King Ayisoba

From the Upper East Region of Ghana, comes the rebel sound of a man ruling the roost with song, dance and regal Kologo power.


'As the style’s undisputed trailblazer, he brought kologo to sudden and dizzying popularity both at home and abroad, and finds himself with a lot of space to experiment. This is fierce, uncompromising music; Ayisoba himself is imperious throughout, urging proceedings on with his trademark vocal tones, half strangled yelp, half furious growl' — THE WIRE

The King is all out to get you. The way his raw and uplifting vocals gives real power to the songs, the way he delves deep into local traditions and pulls out new African flavours. Ricocheting between smooth and suave turns, then riffing off urbane Hip Life or rocking to tribal workouts, the King’s sonic voice and two string guitar with a calabash gourd resonator are the central centrifugic epicentre for the band who always deliver a floor filling show.

'It’s wonderful stuff, centred on Ayisoba’s signature instrument, a two-stringed lute-type contraption called a kologo. Obviously limited in its sonic scope, our dude provides rhythm and melody lines alike to hypnotic and strangely groovy effect … King Ayisoba’s four-strong band are a pulsing unit of clattering energy … I can barely imagine how slamming this stuff is when played live' — THE QUIETUS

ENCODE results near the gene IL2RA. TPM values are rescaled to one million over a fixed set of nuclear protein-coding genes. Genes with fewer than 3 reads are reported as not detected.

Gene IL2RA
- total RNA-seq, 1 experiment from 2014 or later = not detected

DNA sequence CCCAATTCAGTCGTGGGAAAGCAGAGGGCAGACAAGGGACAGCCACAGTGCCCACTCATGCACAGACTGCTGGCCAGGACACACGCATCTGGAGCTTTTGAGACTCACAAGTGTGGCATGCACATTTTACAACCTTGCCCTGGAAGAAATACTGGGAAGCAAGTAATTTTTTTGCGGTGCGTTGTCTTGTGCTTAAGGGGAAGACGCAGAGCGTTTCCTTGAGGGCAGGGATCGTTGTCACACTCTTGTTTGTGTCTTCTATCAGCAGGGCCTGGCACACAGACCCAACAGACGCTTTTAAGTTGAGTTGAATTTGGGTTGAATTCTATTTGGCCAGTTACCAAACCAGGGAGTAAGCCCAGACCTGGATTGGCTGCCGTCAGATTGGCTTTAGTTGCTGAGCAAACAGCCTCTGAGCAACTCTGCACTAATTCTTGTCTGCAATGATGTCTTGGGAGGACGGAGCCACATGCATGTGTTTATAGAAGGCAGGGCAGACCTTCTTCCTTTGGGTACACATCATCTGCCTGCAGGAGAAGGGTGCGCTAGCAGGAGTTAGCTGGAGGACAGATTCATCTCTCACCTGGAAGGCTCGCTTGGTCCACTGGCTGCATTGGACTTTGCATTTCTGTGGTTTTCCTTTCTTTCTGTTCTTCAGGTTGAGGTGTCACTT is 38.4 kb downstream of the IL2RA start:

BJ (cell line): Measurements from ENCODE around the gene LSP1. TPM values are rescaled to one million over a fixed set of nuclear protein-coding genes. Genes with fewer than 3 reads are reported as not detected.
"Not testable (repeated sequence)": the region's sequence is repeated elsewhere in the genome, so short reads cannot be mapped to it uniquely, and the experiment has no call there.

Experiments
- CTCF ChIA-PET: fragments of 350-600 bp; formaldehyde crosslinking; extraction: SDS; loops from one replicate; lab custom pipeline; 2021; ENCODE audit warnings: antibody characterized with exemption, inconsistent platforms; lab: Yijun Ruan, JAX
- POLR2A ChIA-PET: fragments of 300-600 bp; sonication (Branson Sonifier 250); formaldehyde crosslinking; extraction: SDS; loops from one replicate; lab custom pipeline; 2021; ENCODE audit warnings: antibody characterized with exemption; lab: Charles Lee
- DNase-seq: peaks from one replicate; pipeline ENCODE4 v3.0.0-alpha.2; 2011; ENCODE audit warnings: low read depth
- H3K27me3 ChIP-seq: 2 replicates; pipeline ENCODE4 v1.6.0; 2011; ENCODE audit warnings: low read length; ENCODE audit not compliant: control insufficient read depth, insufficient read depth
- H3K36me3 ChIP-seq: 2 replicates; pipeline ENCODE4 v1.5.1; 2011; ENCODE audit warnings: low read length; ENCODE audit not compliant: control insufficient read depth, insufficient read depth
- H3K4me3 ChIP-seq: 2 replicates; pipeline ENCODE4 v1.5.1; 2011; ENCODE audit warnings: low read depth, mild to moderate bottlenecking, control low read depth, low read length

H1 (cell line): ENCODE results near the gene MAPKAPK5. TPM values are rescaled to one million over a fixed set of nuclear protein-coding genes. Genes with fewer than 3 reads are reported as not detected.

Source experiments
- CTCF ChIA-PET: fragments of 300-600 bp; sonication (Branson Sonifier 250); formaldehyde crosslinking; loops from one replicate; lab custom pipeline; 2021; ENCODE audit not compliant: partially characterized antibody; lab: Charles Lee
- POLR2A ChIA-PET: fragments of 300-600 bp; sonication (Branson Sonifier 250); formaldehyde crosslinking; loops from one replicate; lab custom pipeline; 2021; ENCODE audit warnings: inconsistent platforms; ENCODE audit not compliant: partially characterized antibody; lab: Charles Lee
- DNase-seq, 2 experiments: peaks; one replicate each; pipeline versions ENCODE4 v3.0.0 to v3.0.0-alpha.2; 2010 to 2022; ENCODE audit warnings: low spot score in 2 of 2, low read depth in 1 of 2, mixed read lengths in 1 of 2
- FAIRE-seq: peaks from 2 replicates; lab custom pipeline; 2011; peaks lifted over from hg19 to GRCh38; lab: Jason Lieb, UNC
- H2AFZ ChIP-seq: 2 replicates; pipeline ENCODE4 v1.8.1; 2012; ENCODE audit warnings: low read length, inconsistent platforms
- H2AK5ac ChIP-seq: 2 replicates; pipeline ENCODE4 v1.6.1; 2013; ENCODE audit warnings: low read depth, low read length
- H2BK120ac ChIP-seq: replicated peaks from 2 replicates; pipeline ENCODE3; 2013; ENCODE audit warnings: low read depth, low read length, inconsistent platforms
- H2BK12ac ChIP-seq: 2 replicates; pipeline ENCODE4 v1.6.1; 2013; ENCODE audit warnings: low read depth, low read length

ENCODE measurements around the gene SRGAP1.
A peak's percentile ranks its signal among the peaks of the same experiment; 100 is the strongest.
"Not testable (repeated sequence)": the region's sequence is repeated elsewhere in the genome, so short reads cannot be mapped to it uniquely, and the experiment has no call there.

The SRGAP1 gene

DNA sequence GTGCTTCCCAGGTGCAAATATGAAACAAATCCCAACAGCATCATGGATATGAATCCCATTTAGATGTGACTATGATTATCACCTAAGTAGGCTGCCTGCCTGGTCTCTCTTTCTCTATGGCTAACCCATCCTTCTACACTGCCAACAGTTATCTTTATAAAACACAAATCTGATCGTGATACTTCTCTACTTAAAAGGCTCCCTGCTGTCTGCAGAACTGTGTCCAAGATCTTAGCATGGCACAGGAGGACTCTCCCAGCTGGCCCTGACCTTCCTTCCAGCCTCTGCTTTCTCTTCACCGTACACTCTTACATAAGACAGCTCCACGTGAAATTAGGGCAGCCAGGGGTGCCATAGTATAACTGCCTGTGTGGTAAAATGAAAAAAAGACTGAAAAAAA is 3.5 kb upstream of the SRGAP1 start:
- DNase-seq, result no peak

2017's 1000 Can Die, the follow up to 2015's crossover hit Wicked Leaders, sees Ayisoba in full frenzied swing and alongside a full band for the first time. Abaadongo Adontanga, Ayuune Sulley, Gemeka Abobe Azure, Ayamga Francis were pulled together via Ayisoba and album producer Zea (the Ex’s Arnold de Boer). Alone or with beats, ultimately the power that propels 1000 Can Die comes from the band itself, from the sense of history that forms every piece of music. It’s there in every musician. They all go home and farm. They’re connected to the land, and the songs are part of the harvest they bring from the fields and from their own families.


Joe Hatt